Monday, August 26, 2013

Death in the Afternoon

Danzele Johnson
Crimes and Consequences
by Robert A. Waters

Elkhart, Indiana
October 3, 2012

At 2:30 p.m., Rodney Scott, who was taking a nap, awoke to the sound of a loud bang.  In a police affidavit, he stated that his house felt as if it were “shuddering.”  Arming himself with a 9mm handgun and his cell phone, Scott rushed downstairs.  There he encountered Blake Layman, 16, Jose Quiroz, 17, Anthony Sharp, 18, and 21-year-old Danzele Johnson.  (Another conspirator, Levi Sparks, 17, waited on the porch of a house across the street to act as a lookout.)

Scott, on seeing four strangers in his residence, opened fire.  Two intruders fled into a bedroom, while a third ran into the kitchen and out the back door.   Amid the chaos, Scott called 9-1-1.  As he attempted to hold the two intruders who had run into the bedroom for police, Quiroz bolted from a closet and jumped out a window.

Officers of the Elkhart Police Department responded to the scene.  Chasing down Quiroz, they arrested him.  Inside the home, they discovered Johnson’s body.  They also found Layman, who had a bullet wound to his leg—he was transferred to a local hospital, treated, released, and then arrested.

In custody, Quiroz was soon replicating canary-speak.  According to police reports, he told investigators that the robbers “did not believe anyone was home and the homeowner had some gold they could steal.”  Describing the break-in, Quiroz stated that Danzele Johnson kicked in the back door and the others followed him inside.  He said Anthony Sharp carried a .22-caliber pistol, and that he and Layman armed themselves with steak knives from the kitchen.

Investigators ruled that Scott had acted in self-defense and would face no charges. 

However, that was not the case with Quiroz, Sharp, Layman, and Sparks.  Since Johnson had died as a result of the botched burglary, prosecutor Curtis Hill charged the four surviving home invaders with murder.  In Indiana, suspects can be charged with felony murder if someone (even a cohort) is killed during the commission of a felony. 

Quiroz pled guilty to second degree murder and received a sentence of 45 years.

Family members of the remaining suspects started an aggressive campaign to get the murder charges dropped.  A petition by the family of Blake Laymen laid out their case: On October 3rd police contend that five teenagers broke into the residence of Rodney Scott, operating under the belief that he was not home. When Scott heard noises he armed himself with a gun, called 911, and confronted the teenagers. He fired shots at them. In response, the teens attempted to escape from the home, including one who jumped through a window to avoid being shot. Scott injured one teen and killed the oldest member of the group –21-year-old Danzele Johnson.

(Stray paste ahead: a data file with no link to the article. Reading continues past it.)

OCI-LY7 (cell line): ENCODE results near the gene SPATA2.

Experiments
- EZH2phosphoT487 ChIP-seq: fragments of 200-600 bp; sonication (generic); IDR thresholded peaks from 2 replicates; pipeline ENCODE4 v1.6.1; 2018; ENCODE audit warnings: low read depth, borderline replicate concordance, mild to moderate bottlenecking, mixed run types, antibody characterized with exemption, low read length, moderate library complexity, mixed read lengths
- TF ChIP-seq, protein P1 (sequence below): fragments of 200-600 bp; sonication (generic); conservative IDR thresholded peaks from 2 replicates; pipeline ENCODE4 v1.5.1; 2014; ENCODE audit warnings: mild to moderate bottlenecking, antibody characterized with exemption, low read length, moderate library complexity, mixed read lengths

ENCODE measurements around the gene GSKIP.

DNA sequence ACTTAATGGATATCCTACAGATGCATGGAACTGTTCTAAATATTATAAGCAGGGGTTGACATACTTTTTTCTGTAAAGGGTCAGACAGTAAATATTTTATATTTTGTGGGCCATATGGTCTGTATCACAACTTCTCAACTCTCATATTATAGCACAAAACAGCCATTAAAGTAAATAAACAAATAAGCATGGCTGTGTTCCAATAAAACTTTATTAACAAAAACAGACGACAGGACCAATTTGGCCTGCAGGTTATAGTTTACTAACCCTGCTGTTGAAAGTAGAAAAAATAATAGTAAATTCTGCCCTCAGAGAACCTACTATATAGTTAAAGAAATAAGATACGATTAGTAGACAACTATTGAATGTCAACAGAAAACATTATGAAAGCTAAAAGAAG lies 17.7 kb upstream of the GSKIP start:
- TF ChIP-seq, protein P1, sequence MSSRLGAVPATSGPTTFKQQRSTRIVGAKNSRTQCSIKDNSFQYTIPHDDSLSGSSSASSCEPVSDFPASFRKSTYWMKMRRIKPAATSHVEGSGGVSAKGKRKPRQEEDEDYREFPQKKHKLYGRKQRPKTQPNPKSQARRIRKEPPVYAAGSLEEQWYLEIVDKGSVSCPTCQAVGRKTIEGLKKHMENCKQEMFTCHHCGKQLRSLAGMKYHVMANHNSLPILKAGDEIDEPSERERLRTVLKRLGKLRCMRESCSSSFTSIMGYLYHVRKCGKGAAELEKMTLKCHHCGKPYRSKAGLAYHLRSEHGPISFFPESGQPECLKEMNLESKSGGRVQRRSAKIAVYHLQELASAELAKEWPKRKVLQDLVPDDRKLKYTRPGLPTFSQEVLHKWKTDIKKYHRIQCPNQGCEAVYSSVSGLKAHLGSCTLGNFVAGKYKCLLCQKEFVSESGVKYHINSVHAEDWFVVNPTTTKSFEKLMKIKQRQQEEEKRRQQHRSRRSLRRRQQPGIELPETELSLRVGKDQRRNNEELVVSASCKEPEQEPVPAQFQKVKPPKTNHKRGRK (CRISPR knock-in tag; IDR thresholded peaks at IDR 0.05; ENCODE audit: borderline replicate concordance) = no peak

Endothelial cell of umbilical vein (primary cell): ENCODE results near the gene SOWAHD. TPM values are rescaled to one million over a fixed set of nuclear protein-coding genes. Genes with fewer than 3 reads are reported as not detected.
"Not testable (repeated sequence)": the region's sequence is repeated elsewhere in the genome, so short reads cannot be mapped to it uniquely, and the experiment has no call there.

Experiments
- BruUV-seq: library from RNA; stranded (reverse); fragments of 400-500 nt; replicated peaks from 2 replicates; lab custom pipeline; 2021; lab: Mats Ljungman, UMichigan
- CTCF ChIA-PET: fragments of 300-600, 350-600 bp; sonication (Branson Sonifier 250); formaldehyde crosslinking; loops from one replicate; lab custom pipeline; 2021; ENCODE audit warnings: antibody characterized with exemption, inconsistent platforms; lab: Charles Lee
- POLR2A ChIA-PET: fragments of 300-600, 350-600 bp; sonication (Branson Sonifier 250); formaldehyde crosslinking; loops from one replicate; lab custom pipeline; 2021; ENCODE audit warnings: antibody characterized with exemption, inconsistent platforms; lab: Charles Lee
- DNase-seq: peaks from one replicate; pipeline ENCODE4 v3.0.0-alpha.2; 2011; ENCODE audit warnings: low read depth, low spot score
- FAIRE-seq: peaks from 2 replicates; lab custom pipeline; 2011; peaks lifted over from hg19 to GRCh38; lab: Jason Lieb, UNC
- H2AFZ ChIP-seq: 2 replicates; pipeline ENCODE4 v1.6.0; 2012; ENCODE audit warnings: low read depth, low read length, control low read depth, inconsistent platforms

As a result of this incident, the prosecutor of Elkhart County, Curtis Hill, is holding all of the surviving teens responsible for felony murder. Felony murder is treated exactly as first degree premeditated murder except there is no requirement for the prosecution to prove the person charged had any intention of committing murder.

The problem here is that these teenagers did not commit murder. Their friend was killed as a result of the alleged break in, but these teenagers are being held accountable for this death as though they planned it and committed it themselves. The consequences for this could be as harsh as life without any possibility of parole.

This is not justice.

As the family of 16-year-old Blake Layman, who is facing the charge of felony murder and was himself wounded by one of the gunshots, we are asking that some common sense and reason be applied in this situation. Blake has no criminal record. He and the other teenagers involved are not throwaway children. They did not commit a murder. They should not be facing a charge of murder. The only message this sends is that communities place no value on children and teenagers and are completely unwilling to impose appropriate consequences for mistakes that are made. Exposing these teenagers to life sentences, as adults (which they are not), is not the answer. The adult prison system is not equipped to rehabilitate and this is proven based on many studies, conducted over many years.

We, the undersigned, are asking that Prosecutor Hill reconsider his stance on this case and drop the charge of felony murder. Felony murder is an outdated, archaic, and unconstitutional law. A number of states have abolished it completely for these very reasons…

These teenagers deserve a second chance and felony murder is NOT the appropriate charge.

Even though the petition garnered nearly 2,000 signatures, it was a tough sell.  Prosecutor Hill never wavered in his determination to try the suspects for murder.

Last week, on August 21, 2013, a jury found all three defendants, Blake Layman, Anthony Sharp, and Levi Sparks, guilty of “felony murder.” (When sentenced, they face long prison sentences.) Family and friends sobbed and screamed in disbelief.  Defense attorney Vincent Campiti called it “a shocking verdict.”

Hill replied: “The verdict, I believe, was appropriate.  It was a very difficult case, a very important case because it does send a message to those that committed the crime.”

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